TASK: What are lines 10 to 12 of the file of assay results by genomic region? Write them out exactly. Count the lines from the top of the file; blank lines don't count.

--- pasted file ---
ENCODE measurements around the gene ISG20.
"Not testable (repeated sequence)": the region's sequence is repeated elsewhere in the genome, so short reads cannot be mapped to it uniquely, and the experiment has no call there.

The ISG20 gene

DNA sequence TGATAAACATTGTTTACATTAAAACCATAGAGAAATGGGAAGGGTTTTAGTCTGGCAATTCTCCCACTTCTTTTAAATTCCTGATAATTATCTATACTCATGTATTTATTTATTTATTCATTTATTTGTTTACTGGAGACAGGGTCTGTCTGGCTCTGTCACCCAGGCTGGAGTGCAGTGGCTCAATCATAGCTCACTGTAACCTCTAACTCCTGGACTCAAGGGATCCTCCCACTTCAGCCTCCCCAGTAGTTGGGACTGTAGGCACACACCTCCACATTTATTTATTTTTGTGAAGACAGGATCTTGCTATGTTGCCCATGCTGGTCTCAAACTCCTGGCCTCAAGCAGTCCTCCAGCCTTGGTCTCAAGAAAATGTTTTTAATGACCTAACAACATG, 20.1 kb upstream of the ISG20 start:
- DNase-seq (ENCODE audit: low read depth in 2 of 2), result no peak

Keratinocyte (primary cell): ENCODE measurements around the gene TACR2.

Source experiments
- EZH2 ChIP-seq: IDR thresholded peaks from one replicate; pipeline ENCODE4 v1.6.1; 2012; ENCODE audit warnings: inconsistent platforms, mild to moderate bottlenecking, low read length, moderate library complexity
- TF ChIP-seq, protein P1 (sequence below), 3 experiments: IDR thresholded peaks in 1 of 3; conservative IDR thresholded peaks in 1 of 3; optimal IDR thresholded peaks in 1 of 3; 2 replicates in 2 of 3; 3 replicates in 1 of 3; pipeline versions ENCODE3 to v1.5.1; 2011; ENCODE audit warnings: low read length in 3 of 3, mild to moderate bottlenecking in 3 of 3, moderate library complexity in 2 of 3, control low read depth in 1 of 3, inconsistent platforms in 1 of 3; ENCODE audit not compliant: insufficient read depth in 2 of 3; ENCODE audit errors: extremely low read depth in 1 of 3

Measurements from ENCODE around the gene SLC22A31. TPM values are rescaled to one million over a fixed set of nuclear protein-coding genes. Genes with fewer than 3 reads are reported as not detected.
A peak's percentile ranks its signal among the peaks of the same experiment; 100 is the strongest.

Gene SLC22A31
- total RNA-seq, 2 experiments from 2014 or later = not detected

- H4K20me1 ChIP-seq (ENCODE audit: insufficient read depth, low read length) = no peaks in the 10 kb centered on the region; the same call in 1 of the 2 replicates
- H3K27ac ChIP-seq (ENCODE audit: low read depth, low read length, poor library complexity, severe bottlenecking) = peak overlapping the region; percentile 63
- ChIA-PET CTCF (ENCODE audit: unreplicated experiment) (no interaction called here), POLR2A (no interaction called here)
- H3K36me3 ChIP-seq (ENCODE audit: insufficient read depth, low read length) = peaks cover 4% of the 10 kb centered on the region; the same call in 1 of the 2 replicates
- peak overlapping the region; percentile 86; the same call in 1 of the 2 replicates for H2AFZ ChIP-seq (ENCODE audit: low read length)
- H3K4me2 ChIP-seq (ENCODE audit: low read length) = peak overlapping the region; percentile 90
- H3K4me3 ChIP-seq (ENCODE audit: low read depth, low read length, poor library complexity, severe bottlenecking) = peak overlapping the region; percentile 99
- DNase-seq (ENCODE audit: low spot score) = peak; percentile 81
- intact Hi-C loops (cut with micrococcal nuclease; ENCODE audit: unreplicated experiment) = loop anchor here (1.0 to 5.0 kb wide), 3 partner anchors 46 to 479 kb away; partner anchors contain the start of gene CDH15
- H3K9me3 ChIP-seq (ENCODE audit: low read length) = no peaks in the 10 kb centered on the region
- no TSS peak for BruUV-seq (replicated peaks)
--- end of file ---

Measurements from ENCODE around the gene SLC22A31. TPM values are rescaled to one million over a fixed set of nuclear protein-coding genes. Genes with fewer than 3 reads are reported as not detected.
A peak's percentile ranks its signal among the peaks of the same experiment; 100 is the strongest.

Gene SLC22A31